Crimean parliament votes to join Russia, moves referendum date to March 16

If Russia agrees to Crimea\’s request, the Crimean people will be asked two questions in the 16 March referendum, the statement says:

Are you in favour of reuniting Crimea with Russia as a subject of the Russian Federation?
Are you in favour of retaining the status of Crimea as part of Ukraine?
The Crimean parliament voted to join Russia on Thursday and moved a referendum on whether the Autonomous Republic of Crimea should stay with Ukraine or join Russia to March 16.
The parliament unanimously adopted a motion on Thursday for the strategic peninsula to join the Russian Federation.
In remarks to the Reuters news agency, Crimea\’s deputy prime minister, Rustam Temurgaliyev, said: "The Ukrainian armed forces have to choose: lay down their weapons, … accept Russian citizenship and join the Russian military."
"If they do not agree, we are prepared to offer them safe passage … to their Ukrainian homeland."
Ukraine\’s acting president, Oleksander Turchinov, denounced the parliament in Crimea as "totally illegitimate… They are forced to work under the barrel of a gun and all their decisions are dictated by fear and are illegal".
The Crimea parliament also said a referendum on the region\’s status was being brought forward to from March 30 to March 16.  Temirgaliev said there would be two questions on the ballot.
"The first: Are you in favor of Crimea becoming a constituent territory of the Russian Federation. The second: Are you in favor of restoring Crimea’s 1992 constitution.” According to the 1992 constitution, Crimea is part of Ukraine but has relations with Kiev.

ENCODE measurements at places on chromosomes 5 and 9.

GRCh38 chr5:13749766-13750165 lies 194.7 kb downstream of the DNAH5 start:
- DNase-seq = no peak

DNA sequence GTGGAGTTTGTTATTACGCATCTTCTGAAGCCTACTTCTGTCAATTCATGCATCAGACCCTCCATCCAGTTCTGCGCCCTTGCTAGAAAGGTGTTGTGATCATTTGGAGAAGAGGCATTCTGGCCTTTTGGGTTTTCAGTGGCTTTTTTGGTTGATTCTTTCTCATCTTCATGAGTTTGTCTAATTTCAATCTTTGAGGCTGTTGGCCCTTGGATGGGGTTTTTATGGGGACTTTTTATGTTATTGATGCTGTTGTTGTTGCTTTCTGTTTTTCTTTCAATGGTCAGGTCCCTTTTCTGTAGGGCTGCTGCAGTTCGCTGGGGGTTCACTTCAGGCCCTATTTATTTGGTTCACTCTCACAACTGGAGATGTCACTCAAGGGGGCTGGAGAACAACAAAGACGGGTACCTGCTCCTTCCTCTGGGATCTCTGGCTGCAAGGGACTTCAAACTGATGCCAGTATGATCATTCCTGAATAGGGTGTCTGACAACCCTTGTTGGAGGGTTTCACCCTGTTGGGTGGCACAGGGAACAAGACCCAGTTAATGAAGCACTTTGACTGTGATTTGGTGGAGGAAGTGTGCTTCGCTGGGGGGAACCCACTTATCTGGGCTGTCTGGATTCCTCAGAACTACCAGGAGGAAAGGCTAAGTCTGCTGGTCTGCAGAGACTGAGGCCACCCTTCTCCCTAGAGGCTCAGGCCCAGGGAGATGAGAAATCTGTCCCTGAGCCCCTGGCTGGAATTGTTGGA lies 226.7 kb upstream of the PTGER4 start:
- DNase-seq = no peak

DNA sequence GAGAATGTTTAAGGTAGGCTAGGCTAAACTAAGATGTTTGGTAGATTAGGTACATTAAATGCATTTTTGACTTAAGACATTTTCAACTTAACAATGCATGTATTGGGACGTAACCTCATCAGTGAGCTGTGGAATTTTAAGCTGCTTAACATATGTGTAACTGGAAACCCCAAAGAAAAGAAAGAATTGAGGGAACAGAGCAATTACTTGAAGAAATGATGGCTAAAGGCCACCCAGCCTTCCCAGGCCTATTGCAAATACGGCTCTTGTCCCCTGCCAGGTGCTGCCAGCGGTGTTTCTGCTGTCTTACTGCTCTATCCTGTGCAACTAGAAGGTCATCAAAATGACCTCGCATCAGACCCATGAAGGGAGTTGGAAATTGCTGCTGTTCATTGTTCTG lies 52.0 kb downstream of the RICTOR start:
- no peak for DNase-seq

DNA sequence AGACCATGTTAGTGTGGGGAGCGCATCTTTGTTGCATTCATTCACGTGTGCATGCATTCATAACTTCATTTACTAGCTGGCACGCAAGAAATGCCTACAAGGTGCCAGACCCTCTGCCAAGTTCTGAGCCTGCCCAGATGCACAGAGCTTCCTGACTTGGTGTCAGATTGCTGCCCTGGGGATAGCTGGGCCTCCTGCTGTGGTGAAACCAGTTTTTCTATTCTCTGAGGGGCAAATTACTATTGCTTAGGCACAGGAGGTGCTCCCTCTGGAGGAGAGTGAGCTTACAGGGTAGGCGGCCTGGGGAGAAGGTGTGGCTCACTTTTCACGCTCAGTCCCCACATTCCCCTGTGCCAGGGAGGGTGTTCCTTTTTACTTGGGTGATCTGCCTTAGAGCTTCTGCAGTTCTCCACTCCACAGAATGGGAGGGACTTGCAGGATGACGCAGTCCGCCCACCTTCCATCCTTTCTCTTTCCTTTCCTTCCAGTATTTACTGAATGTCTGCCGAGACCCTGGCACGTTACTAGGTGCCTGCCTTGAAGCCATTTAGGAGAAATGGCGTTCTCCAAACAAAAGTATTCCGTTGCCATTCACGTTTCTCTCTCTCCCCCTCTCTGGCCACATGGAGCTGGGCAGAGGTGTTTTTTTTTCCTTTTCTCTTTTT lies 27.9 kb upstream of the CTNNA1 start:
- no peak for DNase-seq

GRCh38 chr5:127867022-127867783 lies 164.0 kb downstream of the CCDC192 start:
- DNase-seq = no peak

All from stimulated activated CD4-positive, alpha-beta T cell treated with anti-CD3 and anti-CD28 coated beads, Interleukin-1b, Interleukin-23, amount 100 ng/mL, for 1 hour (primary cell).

The Crimea parliament, which is afforded some autonomy under current Ukrainian law, voted 78 with eight abstentions in favour of holding the referendum. 
About 11,000 pro-Russian troops are in control of the peninsula and have blocked all Ukrainian military bases that have not yet surrendered, according to the regional leader, Sergei Aksyonov.
All or most of those troops are believed to be Russian, even though Moscow has repeatedly denied sending in soldiers.
The US president, Barack Obama, meanwhile issued an executive order on Thursday saying that Russia\’s involvement in Crimea constituted "an unusual and extraordinary threat to the national security and foreign policy of the United States".  
His order authorised sanctions against "individuals and entities responsible for activities undermining democratic processes or institutions in Ukraine.\’\’
Earlier in the day the Ukrainian prime minister, Arseny Yatsenyuk, urged Russia to engage with international mediation efforts, while the UN and the EU holding emergency meetings to discuss the Ukraine crisis.
Yatsenyuk made the plea meeting the president of the European Parliament, Martin Schulz.
"We ask Russia to respond, whether they are ready to preserve peace and stability in Europe, or they are ready to instigate other provocations and tensions in our bilateral and multilateral relations," according to Reuters news agency.
But the Russian foreign minister, Sergey Lavrov, also expected at the Rome meeting, criticised developments of the last 48 hours, namely NATO\’s decision to suspend collaboration with Moscow.
In a statement, Lavrov said: "I want to very briefly say that we had a meeting with the US secretary of state, John Kerry, on the situation in Ukraine in relation to the actions that our partners are trying to take – action that does not help create an atmosphere for dialogue and constructive cooperation."
Source: Agencies
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